A Clash of Ideologies: W.E.B. Du Bois vs. Booker T. Washington
During the turn of the century, between the years 1895 and 1915 there were many theories of how African Americans were going to achieve first-class citizenship. At this time first-class citizenship was determined by at least three aspects: political power, civil rights, and the higher education of Negro youth. Two prominent black leaders arose in order to accomplish this feat. They had two different ideas for one goal. These two black leaders during this time were Booker T. Washington and W.E.B. Du Bois. Booker T. Washington was considered at this time to be the spokesman of the black race, however, W.E.B. Du Bois proposed a plan that set him right under, if not with, Mr. Washington. While Booker T. Washington believed in industrial and agricultural labor; I adamantly agree with W.E.B. Du Bois's strategy of the pursuit of intellect through higher education in order to gain first-class citizenship for the African American race.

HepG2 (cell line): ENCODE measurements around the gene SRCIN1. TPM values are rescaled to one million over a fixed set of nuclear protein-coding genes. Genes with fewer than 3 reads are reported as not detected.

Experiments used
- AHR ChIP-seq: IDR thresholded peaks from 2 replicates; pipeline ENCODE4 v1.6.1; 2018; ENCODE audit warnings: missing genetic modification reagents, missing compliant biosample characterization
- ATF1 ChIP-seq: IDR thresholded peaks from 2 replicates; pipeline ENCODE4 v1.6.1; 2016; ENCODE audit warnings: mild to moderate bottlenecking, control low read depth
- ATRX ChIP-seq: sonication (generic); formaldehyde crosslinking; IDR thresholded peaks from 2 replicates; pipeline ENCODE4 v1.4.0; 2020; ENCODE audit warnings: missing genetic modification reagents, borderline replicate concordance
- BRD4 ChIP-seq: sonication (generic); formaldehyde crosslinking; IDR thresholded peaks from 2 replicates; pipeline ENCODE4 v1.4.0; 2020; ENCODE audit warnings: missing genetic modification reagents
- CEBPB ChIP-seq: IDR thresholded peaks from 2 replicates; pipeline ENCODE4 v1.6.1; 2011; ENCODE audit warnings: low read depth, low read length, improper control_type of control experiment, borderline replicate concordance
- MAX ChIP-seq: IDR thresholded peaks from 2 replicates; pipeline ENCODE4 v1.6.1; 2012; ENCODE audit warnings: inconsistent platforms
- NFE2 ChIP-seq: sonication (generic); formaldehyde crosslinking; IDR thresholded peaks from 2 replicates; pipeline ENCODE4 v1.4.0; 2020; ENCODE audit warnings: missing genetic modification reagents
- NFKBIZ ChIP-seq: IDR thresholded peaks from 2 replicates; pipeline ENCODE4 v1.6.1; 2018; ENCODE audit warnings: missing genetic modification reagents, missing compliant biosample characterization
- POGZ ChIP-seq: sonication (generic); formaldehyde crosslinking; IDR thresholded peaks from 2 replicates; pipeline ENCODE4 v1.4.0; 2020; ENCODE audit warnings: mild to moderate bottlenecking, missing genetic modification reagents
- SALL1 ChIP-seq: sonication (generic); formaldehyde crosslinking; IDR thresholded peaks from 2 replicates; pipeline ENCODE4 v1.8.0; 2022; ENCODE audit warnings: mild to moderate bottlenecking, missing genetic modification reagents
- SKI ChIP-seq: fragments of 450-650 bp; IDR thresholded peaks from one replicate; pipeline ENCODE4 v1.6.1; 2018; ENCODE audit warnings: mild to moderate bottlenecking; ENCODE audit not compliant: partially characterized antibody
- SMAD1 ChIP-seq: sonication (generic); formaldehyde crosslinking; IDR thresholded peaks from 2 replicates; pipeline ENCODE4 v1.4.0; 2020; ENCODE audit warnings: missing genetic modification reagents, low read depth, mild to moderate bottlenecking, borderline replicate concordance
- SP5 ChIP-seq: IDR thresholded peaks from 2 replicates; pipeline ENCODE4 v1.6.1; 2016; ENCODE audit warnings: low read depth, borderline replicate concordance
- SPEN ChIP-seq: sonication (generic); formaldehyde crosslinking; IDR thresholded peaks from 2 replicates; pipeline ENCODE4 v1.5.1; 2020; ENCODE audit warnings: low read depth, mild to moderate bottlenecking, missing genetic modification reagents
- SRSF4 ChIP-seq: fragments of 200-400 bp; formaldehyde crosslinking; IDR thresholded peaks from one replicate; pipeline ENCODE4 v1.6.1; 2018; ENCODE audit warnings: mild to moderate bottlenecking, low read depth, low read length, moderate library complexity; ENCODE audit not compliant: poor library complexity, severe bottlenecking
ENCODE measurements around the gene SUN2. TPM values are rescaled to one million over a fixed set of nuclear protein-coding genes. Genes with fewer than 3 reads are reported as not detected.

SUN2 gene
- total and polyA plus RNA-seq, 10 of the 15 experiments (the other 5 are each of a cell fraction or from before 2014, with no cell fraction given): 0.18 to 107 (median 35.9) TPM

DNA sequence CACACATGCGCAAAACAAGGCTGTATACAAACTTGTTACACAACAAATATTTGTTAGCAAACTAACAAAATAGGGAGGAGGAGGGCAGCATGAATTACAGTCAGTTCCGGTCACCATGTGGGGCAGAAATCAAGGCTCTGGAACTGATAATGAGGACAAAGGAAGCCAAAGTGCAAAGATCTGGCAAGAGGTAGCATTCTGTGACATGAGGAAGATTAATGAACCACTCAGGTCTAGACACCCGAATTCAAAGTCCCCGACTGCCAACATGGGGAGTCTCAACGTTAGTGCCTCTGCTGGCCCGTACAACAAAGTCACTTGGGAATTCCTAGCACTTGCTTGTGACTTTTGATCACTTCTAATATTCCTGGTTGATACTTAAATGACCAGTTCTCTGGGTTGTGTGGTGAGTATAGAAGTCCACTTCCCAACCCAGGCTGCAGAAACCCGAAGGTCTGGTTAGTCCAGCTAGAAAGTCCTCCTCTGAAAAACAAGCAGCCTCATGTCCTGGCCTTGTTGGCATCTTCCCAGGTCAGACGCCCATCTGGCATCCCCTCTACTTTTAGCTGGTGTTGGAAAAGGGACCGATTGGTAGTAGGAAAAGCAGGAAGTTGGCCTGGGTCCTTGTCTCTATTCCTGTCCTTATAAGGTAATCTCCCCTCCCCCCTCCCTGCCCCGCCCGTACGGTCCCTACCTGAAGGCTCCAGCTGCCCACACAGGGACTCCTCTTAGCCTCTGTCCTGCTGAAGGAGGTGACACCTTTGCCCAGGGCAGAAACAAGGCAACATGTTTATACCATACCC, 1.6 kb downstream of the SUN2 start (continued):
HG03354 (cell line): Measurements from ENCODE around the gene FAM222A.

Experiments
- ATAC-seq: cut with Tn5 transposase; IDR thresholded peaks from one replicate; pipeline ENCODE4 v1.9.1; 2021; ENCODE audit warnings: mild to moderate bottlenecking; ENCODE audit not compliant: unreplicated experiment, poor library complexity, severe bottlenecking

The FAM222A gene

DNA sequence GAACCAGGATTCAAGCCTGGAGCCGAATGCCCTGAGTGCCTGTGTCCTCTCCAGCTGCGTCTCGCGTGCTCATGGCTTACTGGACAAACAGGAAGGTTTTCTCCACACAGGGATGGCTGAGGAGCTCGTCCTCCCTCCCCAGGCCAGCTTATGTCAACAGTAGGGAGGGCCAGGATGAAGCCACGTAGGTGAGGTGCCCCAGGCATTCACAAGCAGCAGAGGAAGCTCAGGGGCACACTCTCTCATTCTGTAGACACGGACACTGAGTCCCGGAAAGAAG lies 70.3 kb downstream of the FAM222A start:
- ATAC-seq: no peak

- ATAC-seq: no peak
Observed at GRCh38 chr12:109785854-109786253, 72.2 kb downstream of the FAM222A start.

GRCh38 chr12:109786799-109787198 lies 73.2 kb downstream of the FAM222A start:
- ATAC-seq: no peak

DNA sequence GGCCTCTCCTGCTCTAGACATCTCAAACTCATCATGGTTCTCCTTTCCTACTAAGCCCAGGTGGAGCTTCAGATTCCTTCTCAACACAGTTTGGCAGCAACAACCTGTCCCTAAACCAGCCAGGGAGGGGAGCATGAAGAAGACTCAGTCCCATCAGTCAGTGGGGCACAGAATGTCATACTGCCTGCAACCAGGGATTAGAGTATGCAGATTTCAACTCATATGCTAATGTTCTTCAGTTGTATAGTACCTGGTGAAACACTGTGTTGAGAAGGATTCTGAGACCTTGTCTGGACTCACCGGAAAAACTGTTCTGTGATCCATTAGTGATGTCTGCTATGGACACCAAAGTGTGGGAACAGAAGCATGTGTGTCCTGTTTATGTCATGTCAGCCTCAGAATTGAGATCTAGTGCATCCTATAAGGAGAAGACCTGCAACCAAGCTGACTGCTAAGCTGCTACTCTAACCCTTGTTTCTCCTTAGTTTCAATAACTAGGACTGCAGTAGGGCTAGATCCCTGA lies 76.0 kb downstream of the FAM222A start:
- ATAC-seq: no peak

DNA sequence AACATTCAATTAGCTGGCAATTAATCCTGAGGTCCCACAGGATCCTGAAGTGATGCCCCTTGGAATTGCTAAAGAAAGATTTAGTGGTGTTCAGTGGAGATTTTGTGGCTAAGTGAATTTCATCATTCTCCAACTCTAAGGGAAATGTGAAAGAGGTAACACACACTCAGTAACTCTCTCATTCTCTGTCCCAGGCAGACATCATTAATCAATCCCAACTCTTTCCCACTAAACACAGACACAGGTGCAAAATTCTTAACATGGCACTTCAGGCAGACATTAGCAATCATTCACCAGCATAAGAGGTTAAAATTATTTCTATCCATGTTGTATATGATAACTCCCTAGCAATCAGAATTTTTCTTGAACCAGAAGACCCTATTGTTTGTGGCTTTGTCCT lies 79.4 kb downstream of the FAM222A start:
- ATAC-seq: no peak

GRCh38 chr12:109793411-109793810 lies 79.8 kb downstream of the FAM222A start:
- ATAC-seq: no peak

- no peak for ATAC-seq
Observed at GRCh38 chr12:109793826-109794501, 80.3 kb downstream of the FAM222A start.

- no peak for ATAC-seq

Both, Du Bois and Washington dedicated their lives to find a way to gain rights for the American Negro. Each of these intellectual individuals dedicated their lives to this one goal. There was not much more in common with the two, other than this.
Booker Taliaferro Washington, born a son of a slave devised a compromise between the Caucasian and African American race. Washington believed if we focus our attention to striving economically we will eventually be given the rights we were owed. To do this he encouraged attending trade schools like the ones which he worked with. These schools include Hampton Institute and the school he founded himself, Tuskegee Normal and Industrial Institute in Alabama. Then he proposed working either industrial or agriculturally. At his famous Atlanta Exposition Address in Atlanta he declared, "Our greatest danger is that, in the great leap from slavery to freedom, we may overlook the fact that the masses of us are to live by the productions...
Please join StudyMode to read the full document